Ottawa royalists ready to embrace Prince Charles as king

Although opinion polls show support for the monarchy falling in Canada, local royal watchers say Charles will be ready for the day he becomes king.

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When Prince Charles and Camilla arrive in Ottawa on Wednesday, it could well be his last visit as Prince of Wales, his last as the man-to-be king.

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Although Queen Elizabeth II made a surprise public appearance in London on Tuesday at the opening of a new tube line, she turned 96 on April 21 and has gradually been winding down her duties. Last week, for the first time in his 70-year reign, it was Charles who delivered the speech from the throne to open the British Parliament.

Although opinion polls show support for the monarchy falling in Canada, Ottawa royal watchers say Charles will be ready for the day he becomes king.

“He has had the longest apprenticeship for his ascension of anyone in history. He certainly is up for the job,” said Mary de Toro of the Monarchist League of Canada.

“I point out to some people who are a little hesitant about Charles, and Camilla, what His Majesty said: ‘In the fullness of time, when my son Charles becomes king, I know he and the royal consort Camilla will be given your all the support you’ve always given me’”.

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De Toro was a child when Elizabeth became queen. She vividly remembers being in class at Connaught Public School the day George VI died.

“I was in eighth grade and our homeroom teacher, Mrs. Carlisle, was very sad that the King had died and she made us get up and stand by our desk and bow our heads for a minute of silence. I will remember that moment for the rest of my life.”

When the 73-year-old Carlos becomes king, he will be the oldest person in history to assume the title. Officially, he will be King of the United Kingdom of Great Britain and Northern Ireland and its other Realms and Territories, Head of the Commonwealth and Defender of the Faith.

He will also become, like the Queen herself, Canada’s Head of State. That doesn’t sit well with most Canadians. A poll conducted in late April by Angus Reid showed that while 55 per cent of Canadians believe Canada should remain a constitutional monarchy under Elizabeth, only 34 per cent support it under Charles.

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But changing the system would not only be nearly impossible, it would also be a mistake, says Kevin MacLeod, a former Canadian secretary to the Queen of Canada and one-time Black Rod usher for the Senate.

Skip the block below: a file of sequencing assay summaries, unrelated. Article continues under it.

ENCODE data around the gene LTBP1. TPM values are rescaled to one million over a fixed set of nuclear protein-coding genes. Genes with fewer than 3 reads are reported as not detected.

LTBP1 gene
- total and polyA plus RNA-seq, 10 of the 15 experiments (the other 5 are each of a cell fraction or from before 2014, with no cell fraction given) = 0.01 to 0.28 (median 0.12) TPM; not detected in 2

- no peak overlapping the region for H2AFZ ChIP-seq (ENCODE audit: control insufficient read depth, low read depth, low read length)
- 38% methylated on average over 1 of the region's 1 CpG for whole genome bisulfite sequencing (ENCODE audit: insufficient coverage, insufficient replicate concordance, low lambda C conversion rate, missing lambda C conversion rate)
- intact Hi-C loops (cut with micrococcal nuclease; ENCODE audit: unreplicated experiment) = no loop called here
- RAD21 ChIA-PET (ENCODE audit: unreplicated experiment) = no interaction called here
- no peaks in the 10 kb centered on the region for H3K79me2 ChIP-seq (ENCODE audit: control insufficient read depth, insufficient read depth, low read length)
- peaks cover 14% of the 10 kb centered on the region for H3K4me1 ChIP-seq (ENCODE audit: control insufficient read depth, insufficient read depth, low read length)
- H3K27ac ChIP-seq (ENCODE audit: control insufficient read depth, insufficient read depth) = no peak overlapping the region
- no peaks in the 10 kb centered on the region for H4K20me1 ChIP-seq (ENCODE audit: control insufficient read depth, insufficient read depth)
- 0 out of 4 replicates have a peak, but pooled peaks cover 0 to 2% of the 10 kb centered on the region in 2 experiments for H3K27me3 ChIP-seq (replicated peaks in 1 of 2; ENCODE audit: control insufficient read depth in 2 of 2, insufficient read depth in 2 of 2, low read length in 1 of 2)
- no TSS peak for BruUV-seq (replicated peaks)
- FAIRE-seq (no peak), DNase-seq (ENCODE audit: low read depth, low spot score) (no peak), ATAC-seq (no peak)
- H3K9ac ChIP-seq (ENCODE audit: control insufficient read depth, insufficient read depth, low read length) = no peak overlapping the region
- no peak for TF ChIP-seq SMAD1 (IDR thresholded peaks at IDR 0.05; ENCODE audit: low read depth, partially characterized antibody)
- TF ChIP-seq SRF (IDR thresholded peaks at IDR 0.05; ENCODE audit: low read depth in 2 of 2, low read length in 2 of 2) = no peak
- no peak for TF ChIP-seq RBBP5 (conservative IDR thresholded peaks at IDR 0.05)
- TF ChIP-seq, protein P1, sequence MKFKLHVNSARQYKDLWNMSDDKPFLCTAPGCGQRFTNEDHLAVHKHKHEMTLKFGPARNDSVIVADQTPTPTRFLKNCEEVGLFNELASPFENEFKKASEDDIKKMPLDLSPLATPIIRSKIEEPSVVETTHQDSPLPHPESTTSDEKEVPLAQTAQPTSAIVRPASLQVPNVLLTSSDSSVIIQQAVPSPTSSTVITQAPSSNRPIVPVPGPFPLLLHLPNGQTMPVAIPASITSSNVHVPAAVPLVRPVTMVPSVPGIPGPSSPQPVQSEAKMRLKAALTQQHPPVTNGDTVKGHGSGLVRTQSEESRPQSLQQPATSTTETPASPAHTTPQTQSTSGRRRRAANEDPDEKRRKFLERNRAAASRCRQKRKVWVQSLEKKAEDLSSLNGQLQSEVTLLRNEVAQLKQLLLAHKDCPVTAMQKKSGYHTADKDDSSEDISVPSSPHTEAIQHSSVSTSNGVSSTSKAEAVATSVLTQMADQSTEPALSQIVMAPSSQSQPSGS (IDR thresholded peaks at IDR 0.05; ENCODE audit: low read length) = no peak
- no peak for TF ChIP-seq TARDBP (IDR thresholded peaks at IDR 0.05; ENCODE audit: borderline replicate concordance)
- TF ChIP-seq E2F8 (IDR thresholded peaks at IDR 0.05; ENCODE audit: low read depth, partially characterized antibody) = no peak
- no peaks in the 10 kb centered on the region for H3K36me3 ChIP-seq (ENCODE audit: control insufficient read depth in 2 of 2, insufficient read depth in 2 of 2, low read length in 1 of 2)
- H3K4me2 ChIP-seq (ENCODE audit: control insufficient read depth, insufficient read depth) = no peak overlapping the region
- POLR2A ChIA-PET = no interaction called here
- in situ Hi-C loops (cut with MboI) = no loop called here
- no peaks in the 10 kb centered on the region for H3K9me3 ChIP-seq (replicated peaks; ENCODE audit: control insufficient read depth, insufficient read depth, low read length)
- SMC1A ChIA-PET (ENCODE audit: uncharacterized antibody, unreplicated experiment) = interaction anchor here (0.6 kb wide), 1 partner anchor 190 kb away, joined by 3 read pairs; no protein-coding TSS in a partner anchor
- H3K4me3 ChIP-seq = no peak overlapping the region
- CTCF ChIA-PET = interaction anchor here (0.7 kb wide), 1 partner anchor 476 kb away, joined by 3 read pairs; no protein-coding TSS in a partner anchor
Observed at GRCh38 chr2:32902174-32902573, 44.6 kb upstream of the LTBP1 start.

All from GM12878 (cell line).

“Most people don’t differentiate between the Crown as a symbol and the Crown as a political institution,” he said.

“And one of the problems is that civics is not taught in high school. If you were to ask the average Canadian, ‘What are the powers of the Crown? What is your role in Parliament? I daresay the answer would be: ‘I have no idea.’ However, people are offering their views on their future.”

MacLeod said that the role of the sovereign today is very different from that of 100 years ago. And the Queen treats her job as Queen of Canada very differently than she does as Queen of the United Kingdom and her other kingdoms.

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Ironically, the framers of the US Constitution gave the president powers modeled on those of George III of Great Britain: the power to veto government bills; the power to appoint cabinet members; and the power to engage in illicit warfare, powers long since taken from the British monarch.

“Sometimes I laugh when people say that every four years the United States elects a new George III,” MacLeod said.

“However, those powers have been taken from the Crown. Under the constitutional monarchy, our system has evolved and kept pace with society. It is so unfortunate that people are willing to pass judgment on an institution that is so intrinsic to our sense of identity. It’s one of those things that helps set us apart from our cousins ​​in the South,” he said.

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“One of its great strengths is its weakness. It works so well behind the scenes that people don’t appreciate the fact that it’s there.”

The royal couple was due to arrive in Ottawa on Tuesday night after spending the day visiting Newfoundland and Labrador.

In Ottawa, Prince Charles will be invested as Commander Extraordinary of the Order of Military Merit in the morning followed by a floral offering at the National War Memorial.

The couple will also visit the Ukrainian Orthodox Cathedral of the Assumption of the Blessed Virgin on Byron Avenue and the Assumption School in Vanier before seeing a special presentation of the RCMP Music Walk.

They will also meet the Prime Minister and Governor General before attending a Platinum Jubilee reception at Rideau Hall on Wednesday night.

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The couple depart Thursday morning for the final day of their Canadian tour, which will be spent in the Northwest Territories.

This visit is Prince Charles’s 19th trip to Canada and Camilla’s fifth. Notable tours in the past include:

1970: Charles’s first trip to Canada when he visited the Northwest Territories with his father, Prince Philip, and his sister, Princess Anne.

1983: Charles visits the Maritimes with his then-wife, Diana, Princess of Wales.

1986: Charles and Diana attend Expo ’86 in Vancouver.

1991: Charles and Diana come to Canada with their sons, William and Harry, marking the youngsters’ first trip abroad.

2009: Charles and Camilla visit Canada together for the first time.

2017: Charles and Camilla attend the festivities on Parliament Hill for Canada 150.

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